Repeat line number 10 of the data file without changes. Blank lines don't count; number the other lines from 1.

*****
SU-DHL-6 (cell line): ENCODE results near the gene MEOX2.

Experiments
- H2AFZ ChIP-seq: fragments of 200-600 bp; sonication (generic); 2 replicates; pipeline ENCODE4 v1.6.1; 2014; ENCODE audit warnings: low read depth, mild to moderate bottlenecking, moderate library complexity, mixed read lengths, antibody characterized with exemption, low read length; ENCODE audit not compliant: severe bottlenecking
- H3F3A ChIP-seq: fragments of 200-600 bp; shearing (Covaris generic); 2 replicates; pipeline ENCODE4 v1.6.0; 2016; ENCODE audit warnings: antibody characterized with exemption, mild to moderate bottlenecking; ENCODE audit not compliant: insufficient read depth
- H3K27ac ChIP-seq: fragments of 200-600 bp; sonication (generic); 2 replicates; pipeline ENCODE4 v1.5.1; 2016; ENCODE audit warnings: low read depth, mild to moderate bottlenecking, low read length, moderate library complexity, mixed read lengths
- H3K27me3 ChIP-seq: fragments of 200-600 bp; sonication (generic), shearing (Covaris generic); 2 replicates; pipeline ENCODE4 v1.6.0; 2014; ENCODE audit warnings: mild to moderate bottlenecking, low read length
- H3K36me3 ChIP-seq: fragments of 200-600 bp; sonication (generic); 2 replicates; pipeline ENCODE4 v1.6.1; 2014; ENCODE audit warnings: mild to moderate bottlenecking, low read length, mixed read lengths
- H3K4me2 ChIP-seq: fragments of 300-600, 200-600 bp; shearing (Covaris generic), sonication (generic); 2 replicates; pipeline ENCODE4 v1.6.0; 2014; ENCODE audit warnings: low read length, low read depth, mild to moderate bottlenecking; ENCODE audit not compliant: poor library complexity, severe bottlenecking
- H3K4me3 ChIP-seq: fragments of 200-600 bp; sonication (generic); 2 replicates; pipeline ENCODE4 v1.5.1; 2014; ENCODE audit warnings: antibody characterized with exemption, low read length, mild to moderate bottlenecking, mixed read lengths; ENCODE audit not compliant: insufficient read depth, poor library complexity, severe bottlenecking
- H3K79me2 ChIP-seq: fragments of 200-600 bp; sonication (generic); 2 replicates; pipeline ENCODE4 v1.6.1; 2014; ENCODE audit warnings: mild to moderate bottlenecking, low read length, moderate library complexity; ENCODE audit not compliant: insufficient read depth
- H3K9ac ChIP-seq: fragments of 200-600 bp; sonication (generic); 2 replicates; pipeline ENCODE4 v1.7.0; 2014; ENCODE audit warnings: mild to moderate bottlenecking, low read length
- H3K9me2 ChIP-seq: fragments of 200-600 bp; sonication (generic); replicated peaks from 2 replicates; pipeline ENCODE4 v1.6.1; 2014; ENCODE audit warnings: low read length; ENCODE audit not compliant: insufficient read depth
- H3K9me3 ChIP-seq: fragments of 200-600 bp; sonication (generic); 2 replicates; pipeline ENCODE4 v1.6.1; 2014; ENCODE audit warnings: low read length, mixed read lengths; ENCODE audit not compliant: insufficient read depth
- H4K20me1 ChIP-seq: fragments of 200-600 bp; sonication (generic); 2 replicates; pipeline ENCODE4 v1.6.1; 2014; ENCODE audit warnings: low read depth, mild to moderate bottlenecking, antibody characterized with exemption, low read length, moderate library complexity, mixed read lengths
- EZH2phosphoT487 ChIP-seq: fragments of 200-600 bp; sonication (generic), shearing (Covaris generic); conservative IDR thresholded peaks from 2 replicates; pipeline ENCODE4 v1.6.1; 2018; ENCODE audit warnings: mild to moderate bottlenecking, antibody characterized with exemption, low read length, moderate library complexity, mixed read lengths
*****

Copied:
- H3K79me2 ChIP-seq: fragments of 200-600 bp; sonication (generic); 2 replicates; pipeline ENCODE4 v1.6.1; 2014; ENCODE audit warnings: mild to moderate bottlenecking, low read length, moderate library complexity; ENCODE audit not compliant: insufficient read depth